Irvin Berlin, Bing Crosby and a White Christmas

Irving Berlin was an American composer and lyricist, widely considered one of the greatest songwriters in American history. Born in Imperial Russia he arrived in the United States at the age of five and published his first song, “Marie from Sunny Italy”, in 1907.  He received 33 cents for the publishing rights!  Four years later – in 1911 – he had his first major international hit – “Alexander’s Ragtime Band” – and that sparked an international dance craze in places as far away as Berlin’s native Russia.  Over the years he was known for writing music and lyrics in an American uncomplicated, simple and direct style with the stated aim to “reach the heart of the average American,” whom he saw as the “real soul of the country”. 

He wrote hundreds of songs, many becoming major hits, which made him famous before he turned thirty. During his 60-year career he wrote an estimated 1,500 songs, including the scores for 20 original Broadway shows and 15 original Hollywood films.

It was in 1942 when words and music came from Irving Berlin and a response came from on Bing Crosby.  That response was because Bing had heard ‘White Christmas’ and wanted to use it!  However – it didn’t stop Berlin fretting about the song in the first few months of its life.  The often brash and always insecure Irving approached each new song as if his life depended on it.  He insisted on being in the room with Crosby to hear it for himself – but to make sure he got a genuine reaction, he stayed out of sight until he heard Crosby’s favorable comments.  Berlin had originally based White Christmas on his own memories of spending Christmas in the Beverly Hills’ sunshine, among the palm trees, longing to be with his family in snowy New York.  In an original draft the song dealt with

White Christmas” is a 1942 Irving Berlin song reminiscing about an old-fashioned Christmas setting. The version as sung by Bing Crosby is the world’s is recorded as being the best-selling single with estimated sales in excess of 100 million copies worldwide.  Other versions of the song, along with Crosby’s, have sold over 50 million copies.

Accounts vary as to when and where Berlin wrote the song. One story is that he wrote it in 1940, in warm La Quinta in California, while staying at the La Quinta Hotel, a frequent Hollywood retreat also favored by writer-director-producer Frank Capra, although the Arizona Biltmore also claims the song was written there. He often stayed up all night writing—he told his secretary, “Grab your pen and take down this song. I just wrote the best song I’ve ever written—heck, I just wrote the best song that anybody’s ever written!”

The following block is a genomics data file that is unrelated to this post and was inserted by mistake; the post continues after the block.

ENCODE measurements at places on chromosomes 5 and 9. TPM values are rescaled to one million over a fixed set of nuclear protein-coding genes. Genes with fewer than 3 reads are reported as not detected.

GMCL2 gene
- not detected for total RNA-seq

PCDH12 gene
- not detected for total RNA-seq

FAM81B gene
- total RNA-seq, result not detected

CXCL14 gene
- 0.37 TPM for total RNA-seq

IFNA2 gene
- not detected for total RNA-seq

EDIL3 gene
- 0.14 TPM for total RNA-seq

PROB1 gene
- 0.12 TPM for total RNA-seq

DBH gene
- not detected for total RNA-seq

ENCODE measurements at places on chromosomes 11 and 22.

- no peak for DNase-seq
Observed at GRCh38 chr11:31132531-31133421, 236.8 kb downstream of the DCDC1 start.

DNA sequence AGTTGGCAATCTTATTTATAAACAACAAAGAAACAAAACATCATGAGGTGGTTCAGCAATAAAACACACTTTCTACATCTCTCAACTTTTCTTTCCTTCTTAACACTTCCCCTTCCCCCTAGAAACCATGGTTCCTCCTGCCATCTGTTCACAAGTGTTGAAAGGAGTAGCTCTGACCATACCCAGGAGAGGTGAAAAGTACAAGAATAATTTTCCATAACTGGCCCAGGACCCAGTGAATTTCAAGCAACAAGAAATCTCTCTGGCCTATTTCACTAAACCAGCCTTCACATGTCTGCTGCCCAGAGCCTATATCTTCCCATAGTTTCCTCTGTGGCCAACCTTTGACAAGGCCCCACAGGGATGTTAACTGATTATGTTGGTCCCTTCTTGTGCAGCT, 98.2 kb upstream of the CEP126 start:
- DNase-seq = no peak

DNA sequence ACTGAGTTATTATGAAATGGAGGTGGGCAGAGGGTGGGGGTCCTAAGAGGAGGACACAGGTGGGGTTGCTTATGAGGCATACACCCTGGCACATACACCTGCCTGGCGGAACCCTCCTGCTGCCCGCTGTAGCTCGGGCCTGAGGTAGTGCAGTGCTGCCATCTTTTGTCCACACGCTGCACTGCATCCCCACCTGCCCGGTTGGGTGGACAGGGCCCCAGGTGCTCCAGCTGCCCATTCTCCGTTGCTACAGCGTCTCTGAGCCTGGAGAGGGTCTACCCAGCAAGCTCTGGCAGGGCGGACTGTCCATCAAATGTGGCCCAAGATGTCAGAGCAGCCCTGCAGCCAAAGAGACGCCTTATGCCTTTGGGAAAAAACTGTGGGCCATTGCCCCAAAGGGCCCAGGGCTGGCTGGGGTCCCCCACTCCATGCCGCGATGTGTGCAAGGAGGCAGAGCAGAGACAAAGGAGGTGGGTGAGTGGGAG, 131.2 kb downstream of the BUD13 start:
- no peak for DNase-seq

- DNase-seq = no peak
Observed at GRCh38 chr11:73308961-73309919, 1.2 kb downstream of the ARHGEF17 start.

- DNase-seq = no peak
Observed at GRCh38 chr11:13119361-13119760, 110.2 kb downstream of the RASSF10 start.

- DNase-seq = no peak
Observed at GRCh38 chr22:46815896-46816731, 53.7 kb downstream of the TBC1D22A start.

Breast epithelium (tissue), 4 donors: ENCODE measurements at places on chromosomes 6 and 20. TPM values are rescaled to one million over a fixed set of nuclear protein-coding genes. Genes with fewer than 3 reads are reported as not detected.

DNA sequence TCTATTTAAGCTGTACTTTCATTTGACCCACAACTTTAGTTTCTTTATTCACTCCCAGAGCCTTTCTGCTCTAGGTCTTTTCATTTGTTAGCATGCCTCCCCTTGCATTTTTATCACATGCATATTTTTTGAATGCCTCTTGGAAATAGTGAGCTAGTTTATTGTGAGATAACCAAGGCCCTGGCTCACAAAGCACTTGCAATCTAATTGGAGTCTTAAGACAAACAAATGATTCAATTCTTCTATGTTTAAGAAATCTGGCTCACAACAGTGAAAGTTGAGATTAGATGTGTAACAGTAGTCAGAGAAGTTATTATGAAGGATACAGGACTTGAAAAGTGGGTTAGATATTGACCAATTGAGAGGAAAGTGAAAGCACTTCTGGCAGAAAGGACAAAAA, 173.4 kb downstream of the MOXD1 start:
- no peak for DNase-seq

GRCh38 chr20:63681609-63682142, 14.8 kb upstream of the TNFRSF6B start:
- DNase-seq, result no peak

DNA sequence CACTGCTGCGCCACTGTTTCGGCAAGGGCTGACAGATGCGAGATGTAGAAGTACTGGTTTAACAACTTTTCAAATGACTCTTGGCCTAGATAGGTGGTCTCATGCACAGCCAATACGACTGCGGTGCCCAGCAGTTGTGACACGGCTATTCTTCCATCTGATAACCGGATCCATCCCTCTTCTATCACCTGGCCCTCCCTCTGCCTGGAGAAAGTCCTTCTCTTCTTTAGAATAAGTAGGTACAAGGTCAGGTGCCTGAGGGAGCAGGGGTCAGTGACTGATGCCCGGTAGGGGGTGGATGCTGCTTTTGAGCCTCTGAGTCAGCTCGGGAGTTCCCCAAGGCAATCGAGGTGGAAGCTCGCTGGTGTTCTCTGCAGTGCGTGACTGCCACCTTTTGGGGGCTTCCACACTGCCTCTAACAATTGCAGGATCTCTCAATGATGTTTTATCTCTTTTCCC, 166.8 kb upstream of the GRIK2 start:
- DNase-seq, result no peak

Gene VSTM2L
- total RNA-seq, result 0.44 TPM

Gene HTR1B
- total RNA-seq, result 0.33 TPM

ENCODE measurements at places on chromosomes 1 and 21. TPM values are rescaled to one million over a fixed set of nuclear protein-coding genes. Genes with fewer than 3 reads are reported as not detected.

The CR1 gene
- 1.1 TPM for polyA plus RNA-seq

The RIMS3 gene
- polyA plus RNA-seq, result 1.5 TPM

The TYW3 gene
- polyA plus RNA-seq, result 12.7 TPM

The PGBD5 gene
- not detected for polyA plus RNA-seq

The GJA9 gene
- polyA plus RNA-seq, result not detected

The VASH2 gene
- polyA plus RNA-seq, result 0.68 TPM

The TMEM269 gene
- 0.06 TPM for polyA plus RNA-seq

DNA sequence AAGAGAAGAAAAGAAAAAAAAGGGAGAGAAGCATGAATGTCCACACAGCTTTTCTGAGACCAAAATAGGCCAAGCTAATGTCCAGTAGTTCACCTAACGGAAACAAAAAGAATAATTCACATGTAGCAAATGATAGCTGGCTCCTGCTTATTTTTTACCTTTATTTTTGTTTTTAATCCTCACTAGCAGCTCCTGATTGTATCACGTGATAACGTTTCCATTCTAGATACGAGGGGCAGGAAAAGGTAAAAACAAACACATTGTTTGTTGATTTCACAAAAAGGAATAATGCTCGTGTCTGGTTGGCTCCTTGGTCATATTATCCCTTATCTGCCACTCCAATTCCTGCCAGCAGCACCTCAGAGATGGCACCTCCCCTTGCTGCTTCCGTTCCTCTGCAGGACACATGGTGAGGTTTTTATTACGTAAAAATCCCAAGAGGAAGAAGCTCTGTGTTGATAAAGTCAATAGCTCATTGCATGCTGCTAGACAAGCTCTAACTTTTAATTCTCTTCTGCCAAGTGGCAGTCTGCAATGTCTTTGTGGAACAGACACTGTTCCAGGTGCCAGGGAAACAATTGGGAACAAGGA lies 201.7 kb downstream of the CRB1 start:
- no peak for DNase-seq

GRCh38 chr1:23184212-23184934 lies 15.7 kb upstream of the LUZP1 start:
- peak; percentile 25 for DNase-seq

The first public performance of the song was by Bing Crosby on his NBC radio show ‘The Kraft Music Hall’ on Christmas Day, 1941. He subsequently recorded the song with the John Scott Trotter Orchestra and the Ken Darby Singers and for Decca Records in just 18 minutes on May 29, 1942, and it was released on July 30 as part of an album of six 78 rpms discs from the musical film ‘Holiday Inn. At first, Crosby did not see anything special about the song. He just said “I don’t think we have any problems with that one, Irving.” The song established that there could be commercially successful secular Christmas songs – in this case, written by a Jewish-American songwriter.

The song initially performed poorly and was overshadowed by Holiday Inn‘s first hit song: “Be Careful, It’s My Heart”. By the end of October 1942, “White Christmas” topped the ‘Your Hit Parade’ chart and remained in that position until well into the New Year. It has often been noted that the mix of melancholy—“just like the ones I used to know“—with comforting images of home—”where the treetops glisten”—resonated especially strongly with listeners during WW2. A few weeks after the attacks on Pearl Harbour, Crosby introduced “White Christmas” on a Christmas Day broadcast. The Armed Forces Network was flooded with requests for the song. The recording is noted for Crosby’s whistling during the second chorus.

In 1942 alone, Crosby’s recording spent eleven weeks on top of the Billboard charts. The original version also hit number one on the Harlem Hit Parade for three weeks, Crosby’s first-ever appearance on the black-oriented chart. Re-released by Decca, the single returned to the No. 1 spot during the holiday seasons of 1945 and 1946 (on the chart dated January 4, 1947), thus becoming the only single with three separate runs at the top of the U.S. charts. The recording became a chart perennial, reappearing annually on the pop chart twenty separate times before Billboard magazine created a distinct Christmas chart for seasonal releases.

The version most often heard today on the radio during the Christmas season is the 1947 re-recording. The 1942 master was damaged due to frequent use. Crosby re-recorded the track on March 19, 1947, accompanied again by the Trotter Orchestra and the Darby Singers, with every effort made to reproduce the original recording session. The re-recording is recognizable by the addition of flutes and celesta in the beginning.  Although Crosby dismissed his role in the song’s success, saying later that “a jackdaw with a cleft palate could have sung it successfully,” he was associated with it for the rest of his career.

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